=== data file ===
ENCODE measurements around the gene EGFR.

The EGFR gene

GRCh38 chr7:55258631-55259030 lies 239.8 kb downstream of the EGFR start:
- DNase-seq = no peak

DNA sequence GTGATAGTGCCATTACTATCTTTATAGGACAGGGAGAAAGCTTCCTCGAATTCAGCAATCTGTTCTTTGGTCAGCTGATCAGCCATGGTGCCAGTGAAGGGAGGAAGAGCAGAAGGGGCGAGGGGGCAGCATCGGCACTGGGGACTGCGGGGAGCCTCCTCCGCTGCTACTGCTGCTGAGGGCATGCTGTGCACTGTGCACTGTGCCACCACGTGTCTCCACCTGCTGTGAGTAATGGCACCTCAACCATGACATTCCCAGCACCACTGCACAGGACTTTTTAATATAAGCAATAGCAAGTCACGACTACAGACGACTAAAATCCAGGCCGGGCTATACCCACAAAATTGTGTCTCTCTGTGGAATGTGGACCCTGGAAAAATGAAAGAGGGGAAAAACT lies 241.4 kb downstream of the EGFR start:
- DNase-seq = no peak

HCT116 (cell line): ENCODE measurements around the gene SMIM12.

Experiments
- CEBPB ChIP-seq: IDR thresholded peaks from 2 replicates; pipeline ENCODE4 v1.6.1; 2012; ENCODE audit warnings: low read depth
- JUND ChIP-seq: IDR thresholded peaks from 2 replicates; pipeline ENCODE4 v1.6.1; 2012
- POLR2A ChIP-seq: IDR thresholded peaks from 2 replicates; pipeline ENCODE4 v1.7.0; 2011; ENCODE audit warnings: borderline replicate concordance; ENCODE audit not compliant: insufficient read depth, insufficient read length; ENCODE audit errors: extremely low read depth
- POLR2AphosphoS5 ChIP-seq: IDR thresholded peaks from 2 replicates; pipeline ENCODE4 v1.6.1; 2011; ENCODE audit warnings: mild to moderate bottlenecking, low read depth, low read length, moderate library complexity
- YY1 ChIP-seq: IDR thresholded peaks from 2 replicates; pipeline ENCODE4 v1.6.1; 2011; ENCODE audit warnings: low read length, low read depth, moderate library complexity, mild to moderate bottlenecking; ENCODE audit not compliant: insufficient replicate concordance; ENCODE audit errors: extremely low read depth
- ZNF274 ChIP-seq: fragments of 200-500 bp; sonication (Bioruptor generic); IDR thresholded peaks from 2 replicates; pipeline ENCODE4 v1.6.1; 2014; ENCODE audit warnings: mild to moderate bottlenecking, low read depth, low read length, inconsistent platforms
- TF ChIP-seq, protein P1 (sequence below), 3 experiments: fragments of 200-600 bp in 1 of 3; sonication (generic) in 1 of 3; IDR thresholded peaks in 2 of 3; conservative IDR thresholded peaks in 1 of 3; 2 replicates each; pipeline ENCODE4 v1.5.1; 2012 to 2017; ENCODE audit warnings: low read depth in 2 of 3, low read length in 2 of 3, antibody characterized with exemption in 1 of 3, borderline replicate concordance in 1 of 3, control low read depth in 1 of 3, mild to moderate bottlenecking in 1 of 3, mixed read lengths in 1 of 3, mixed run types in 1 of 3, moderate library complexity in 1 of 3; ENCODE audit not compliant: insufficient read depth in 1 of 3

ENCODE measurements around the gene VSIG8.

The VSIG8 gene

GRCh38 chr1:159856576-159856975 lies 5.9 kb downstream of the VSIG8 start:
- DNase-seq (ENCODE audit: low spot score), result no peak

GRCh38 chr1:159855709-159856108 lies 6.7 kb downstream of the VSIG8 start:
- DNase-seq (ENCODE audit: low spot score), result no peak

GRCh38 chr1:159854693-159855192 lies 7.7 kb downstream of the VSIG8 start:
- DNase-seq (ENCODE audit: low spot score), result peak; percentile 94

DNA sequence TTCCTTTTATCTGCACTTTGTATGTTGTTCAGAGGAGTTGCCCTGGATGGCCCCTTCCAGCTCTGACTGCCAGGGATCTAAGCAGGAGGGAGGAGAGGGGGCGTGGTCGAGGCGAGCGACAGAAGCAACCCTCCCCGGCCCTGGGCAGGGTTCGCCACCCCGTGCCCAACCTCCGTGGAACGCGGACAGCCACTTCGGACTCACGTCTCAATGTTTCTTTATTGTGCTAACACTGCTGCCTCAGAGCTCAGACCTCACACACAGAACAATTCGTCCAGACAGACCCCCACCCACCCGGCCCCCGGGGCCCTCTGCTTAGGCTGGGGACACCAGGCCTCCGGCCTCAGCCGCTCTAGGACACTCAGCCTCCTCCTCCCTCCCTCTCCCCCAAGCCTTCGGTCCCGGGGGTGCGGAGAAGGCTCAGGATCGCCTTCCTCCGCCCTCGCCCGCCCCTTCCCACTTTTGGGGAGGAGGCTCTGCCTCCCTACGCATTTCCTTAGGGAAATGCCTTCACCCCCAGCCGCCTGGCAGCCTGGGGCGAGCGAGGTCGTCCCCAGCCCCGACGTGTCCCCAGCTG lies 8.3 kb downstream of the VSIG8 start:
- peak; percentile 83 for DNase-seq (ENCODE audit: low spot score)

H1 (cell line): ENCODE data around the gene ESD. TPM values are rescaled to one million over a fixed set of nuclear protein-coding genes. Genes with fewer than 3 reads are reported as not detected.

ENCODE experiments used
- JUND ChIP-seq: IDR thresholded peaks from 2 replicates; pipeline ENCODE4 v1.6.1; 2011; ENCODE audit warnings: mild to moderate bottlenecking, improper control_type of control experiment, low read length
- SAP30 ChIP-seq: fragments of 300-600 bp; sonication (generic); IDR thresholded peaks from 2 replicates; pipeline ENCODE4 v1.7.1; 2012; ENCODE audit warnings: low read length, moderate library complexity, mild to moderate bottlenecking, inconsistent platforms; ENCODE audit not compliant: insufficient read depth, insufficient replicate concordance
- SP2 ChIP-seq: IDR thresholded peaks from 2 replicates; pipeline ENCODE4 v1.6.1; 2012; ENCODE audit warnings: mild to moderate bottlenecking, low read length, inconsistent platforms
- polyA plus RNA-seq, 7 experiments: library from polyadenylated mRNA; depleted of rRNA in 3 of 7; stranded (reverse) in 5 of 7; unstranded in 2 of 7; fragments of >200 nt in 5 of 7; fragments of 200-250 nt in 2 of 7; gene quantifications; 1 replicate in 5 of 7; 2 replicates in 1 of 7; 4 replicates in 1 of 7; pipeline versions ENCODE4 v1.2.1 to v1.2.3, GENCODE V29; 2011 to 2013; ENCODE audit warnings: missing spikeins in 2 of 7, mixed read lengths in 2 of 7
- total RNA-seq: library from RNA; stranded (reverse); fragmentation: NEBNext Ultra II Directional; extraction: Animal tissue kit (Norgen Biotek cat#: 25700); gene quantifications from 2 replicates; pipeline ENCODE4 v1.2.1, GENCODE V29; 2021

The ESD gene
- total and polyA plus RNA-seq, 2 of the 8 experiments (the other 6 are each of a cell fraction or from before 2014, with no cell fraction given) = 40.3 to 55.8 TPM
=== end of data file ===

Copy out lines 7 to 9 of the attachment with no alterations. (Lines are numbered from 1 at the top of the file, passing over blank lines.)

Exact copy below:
HCT116 (cell line): ENCODE measurements around the gene SMIM12.

Experiments
- CEBPB ChIP-seq: IDR thresholded peaks from 2 replicates; pipeline ENCODE4 v1.6.1; 2012; ENCODE audit warnings: low read depth